Initiative promotes healthy living and is used as a witnessing tool.
Published on: 03-16-2022
More than 200 children, youth, and adults cycled 40 kilometers (25 miles) through Colombia’s capital city February 27, 2022 to launch the first of dozens of initiatives and activities commemorating the centennial of the Seventh-day Adventist Church’s presence in that South American nation. The cyclists also rode to promote healthy living to onlookers and business owners.
Wearing shirts bearing a logo that states: I Want to Live Healthy — an Inter-American Division (IAD) initiative to promote the eight natural remedies (nutrition, exercise, water, sunlight, temperance, fresh air, rest, and trust in God) — the professional and amateur cyclists shared smiles and hope.
Another group of 80 Adventist cyclists in Boyacá, a state located in Colombia’s mountainous region, also took to the main roads wearing their I Want To Live Healthy shirts.
“This [activity] is part of our celebration of 100 years since the Adventist Church was organized in Bogotá, and to also begin commemorating the establishment of the Inter-American Division that we celebrate this year,” Alvaro Niño, president of the church in the South Colombia Union Conference, said. Niño also took part in the cycling initiative as a member of the church’s I Want to Live Healthy cycling club.
“We are a group sharing hope; we are a church of hope, and for this we are inviting our membership across the region to also launch additional I Want to Live Healthy cyclist clubs,” Niño said.
The event began at 8 a.m. at the Enrique Olaya Herrera National Park in the eastern part of Bogotá, with prayer and praise songs before cyclists took off.
Diomedes Lucumy, a young adult member of the cycling club, was impressed by the church’s message of healthy living. “Once I had the opportunity to cycle more than 500 kilometers [312 miles] from Bogotá to the Cauca department and I decided to wear my I Want to Live Healthy uniform. … I wore it proudly because I want to motivate persons to exercise,” he said.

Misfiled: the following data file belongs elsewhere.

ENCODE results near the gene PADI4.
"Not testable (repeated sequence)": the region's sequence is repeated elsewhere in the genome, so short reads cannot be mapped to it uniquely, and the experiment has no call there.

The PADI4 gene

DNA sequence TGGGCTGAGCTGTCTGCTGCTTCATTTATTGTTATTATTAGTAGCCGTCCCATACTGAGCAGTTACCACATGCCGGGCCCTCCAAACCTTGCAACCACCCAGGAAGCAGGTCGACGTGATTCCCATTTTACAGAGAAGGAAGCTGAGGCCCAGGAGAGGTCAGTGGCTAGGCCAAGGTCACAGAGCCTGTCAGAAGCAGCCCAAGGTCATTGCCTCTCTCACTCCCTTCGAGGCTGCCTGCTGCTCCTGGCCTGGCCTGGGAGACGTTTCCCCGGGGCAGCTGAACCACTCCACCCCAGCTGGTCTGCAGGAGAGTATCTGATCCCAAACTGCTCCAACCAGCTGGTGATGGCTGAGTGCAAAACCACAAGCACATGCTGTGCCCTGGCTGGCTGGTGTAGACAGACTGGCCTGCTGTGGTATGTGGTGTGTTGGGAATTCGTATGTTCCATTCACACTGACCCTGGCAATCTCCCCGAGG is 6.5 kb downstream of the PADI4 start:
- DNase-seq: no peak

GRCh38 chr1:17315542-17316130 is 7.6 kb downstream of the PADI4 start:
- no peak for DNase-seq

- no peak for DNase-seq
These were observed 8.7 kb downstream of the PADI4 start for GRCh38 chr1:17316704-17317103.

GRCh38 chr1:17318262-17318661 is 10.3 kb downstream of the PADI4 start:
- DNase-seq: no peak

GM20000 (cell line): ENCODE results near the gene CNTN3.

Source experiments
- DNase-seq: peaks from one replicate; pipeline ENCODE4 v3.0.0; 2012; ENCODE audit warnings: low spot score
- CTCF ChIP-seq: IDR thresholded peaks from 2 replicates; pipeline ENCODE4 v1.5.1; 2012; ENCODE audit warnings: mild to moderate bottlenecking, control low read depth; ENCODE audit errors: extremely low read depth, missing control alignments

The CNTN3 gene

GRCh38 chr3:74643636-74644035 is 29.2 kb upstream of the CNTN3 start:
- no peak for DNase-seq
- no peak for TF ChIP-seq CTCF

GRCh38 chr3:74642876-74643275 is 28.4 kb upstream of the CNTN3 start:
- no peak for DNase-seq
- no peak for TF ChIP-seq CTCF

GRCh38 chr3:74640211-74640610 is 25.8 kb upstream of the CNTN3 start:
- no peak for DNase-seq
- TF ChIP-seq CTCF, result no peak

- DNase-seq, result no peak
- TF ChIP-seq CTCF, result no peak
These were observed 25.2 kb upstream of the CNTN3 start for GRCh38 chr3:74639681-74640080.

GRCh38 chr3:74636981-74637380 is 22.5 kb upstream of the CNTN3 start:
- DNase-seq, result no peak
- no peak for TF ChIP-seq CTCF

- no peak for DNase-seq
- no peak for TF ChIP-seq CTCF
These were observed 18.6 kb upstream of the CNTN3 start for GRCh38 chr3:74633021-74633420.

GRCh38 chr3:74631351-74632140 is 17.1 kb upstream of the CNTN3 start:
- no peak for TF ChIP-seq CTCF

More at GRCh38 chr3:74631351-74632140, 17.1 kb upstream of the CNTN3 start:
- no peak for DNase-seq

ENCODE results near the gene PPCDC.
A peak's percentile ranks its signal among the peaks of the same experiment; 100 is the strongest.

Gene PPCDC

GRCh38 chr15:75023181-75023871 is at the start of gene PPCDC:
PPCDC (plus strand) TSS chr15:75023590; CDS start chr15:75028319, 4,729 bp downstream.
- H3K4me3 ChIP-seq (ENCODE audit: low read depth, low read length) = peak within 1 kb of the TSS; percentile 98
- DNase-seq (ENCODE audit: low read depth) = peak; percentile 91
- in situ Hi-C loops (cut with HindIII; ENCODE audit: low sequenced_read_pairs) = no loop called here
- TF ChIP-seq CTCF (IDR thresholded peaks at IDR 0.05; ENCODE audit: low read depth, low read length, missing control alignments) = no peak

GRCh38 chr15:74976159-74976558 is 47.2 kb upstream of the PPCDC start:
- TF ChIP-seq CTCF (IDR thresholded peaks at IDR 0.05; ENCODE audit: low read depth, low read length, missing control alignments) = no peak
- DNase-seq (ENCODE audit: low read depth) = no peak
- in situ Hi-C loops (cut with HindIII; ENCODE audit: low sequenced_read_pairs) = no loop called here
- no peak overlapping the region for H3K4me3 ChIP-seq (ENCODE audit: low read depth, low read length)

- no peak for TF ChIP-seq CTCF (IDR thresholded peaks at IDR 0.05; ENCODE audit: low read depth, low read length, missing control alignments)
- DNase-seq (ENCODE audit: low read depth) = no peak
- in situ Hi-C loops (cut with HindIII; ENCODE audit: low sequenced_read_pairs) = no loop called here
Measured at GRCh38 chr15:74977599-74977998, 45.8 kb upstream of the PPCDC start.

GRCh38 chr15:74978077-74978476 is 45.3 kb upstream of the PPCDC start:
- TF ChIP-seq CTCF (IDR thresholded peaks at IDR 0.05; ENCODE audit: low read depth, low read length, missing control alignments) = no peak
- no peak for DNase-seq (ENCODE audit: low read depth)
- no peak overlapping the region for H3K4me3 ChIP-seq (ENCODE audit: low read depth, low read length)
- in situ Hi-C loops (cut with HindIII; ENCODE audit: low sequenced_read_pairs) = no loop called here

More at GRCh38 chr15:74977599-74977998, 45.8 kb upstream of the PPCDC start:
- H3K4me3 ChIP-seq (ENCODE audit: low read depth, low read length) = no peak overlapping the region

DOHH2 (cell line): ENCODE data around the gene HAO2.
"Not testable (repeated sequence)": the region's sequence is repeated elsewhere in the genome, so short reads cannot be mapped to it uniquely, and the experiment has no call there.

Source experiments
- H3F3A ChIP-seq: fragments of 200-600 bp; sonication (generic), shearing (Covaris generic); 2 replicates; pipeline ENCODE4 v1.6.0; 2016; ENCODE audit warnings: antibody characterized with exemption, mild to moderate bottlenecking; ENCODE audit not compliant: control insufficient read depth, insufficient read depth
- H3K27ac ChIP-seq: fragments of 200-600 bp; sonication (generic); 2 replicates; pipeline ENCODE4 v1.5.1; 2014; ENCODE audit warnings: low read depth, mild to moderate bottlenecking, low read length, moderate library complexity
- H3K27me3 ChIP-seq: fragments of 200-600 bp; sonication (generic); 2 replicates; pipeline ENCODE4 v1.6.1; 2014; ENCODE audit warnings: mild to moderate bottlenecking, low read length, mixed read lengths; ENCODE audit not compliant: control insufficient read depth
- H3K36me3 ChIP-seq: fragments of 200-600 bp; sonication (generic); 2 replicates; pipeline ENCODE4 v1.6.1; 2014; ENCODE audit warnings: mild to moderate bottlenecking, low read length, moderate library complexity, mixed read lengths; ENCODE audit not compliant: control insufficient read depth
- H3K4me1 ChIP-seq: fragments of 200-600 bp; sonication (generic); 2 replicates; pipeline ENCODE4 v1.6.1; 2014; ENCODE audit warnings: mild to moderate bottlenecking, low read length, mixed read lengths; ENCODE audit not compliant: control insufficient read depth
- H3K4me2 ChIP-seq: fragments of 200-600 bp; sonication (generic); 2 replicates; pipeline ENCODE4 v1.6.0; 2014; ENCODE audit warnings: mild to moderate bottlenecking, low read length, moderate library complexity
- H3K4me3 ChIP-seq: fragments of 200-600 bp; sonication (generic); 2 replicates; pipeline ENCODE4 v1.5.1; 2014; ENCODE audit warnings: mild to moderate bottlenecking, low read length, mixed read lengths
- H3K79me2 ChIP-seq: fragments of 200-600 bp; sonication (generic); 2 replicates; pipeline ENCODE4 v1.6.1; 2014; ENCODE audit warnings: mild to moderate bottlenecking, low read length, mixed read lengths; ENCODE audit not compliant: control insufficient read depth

Leonel Preciado, youth ministries department director for the church in South Colombia, said it’s been a joy having Lucumy as part of the church’s cycling club. Ever since Preciado invited Lucumy to join the club, his commitment has been inspiring.
“Diomedes (Lucumy) was the first member of our club who purchased the uniform shirt and the first to travel 500 kilometers [312 miles] wearing it,” Preciado said. “He is not a member of the church, but he trains, takes part in every impact activity, is passionate about healthful living, and invites young people and his fellow cyclist friends to live healthy.”
The plan is to invite more people to take part in the church’s cycling club, Preciado said. It’s about sharing the health message and the love of Jesus, he added.
As the ride was taking place, a group of women walked alongside the cycling route on the main streets distributing literature about the healthy living initiative.
“Many [people] approached us to find out more about the activity,” Zharick Bohórquez, a young person from the Northwest church region, said. “We were reassured that this message of ‘I Want to Live Healthy’ is so that young people, pastors, and children can share, taking the eight natural remedies and hope to the community,” she said.
The cycling club concluded its journey at the Adventist Coliseum in the city. “This was an extraordinary impact that can lead the mind and heart of persons to know Jesus as their personal Savior,” Niño said. He encouraged participants to join upcoming I Want to Live Healthy activities.
Additional activities led by the church will include health expos, blood drives, tree planting, cycling routes, and a grand cycling celebration where 100 cyclists will travel 100 kilometers (about 60 miles) through Bogotá in commemoration of the centennial celebrations later this year.